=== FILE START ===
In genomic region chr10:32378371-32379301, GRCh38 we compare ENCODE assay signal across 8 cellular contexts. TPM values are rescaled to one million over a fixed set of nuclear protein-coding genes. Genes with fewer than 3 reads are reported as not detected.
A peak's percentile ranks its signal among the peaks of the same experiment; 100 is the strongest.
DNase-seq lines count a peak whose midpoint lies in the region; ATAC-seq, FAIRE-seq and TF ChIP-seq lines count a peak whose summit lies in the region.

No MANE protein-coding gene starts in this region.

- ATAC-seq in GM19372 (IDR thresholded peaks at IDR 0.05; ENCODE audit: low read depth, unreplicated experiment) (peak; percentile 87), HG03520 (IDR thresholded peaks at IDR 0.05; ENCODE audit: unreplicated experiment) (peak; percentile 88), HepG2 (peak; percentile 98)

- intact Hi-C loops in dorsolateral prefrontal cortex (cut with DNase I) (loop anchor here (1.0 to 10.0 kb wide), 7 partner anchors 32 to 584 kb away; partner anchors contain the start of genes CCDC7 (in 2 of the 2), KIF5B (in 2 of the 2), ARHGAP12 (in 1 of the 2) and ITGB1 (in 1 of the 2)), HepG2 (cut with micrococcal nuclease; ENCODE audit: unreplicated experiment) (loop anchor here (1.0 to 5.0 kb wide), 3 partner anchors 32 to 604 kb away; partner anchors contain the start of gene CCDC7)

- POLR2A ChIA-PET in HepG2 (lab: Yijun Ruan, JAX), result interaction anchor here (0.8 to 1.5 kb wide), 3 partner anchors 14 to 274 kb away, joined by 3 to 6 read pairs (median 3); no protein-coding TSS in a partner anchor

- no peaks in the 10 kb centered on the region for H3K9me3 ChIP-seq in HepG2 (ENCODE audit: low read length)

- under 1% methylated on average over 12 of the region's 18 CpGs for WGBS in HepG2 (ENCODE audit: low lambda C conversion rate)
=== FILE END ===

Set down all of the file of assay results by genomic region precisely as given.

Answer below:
In genomic region chr10:32378371-32379301, GRCh38 we compare ENCODE assay signal across 8 cellular contexts. TPM values are rescaled to one million over a fixed set of nuclear protein-coding genes. Genes with fewer than 3 reads are reported as not detected.
A peak's percentile ranks its signal among the peaks of the same experiment; 100 is the strongest.
DNase-seq lines count a peak whose midpoint lies in the region; ATAC-seq, FAIRE-seq and TF ChIP-seq lines count a peak whose summit lies in the region.

No MANE protein-coding gene starts in this region.

- ATAC-seq in GM19372 (IDR thresholded peaks at IDR 0.05; ENCODE audit: low read depth, unreplicated experiment) (peak; percentile 87), HG03520 (IDR thresholded peaks at IDR 0.05; ENCODE audit: unreplicated experiment) (peak; percentile 88), HepG2 (peak; percentile 98)

- intact Hi-C loops in dorsolateral prefrontal cortex (cut with DNase I) (loop anchor here (1.0 to 10.0 kb wide), 7 partner anchors 32 to 584 kb away; partner anchors contain the start of genes CCDC7 (in 2 of the 2), KIF5B (in 2 of the 2), ARHGAP12 (in 1 of the 2) and ITGB1 (in 1 of the 2)), HepG2 (cut with micrococcal nuclease; ENCODE audit: unreplicated experiment) (loop anchor here (1.0 to 5.0 kb wide), 3 partner anchors 32 to 604 kb away; partner anchors contain the start of gene CCDC7)

- POLR2A ChIA-PET in HepG2 (lab: Yijun Ruan, JAX), result interaction anchor here (0.8 to 1.5 kb wide), 3 partner anchors 14 to 274 kb away, joined by 3 to 6 read pairs (median 3); no protein-coding TSS in a partner anchor

- no peaks in the 10 kb centered on the region for H3K9me3 ChIP-seq in HepG2 (ENCODE audit: low read length)

- under 1% methylated on average over 12 of the region's 18 CpGs for WGBS in HepG2 (ENCODE audit: low lambda C conversion rate)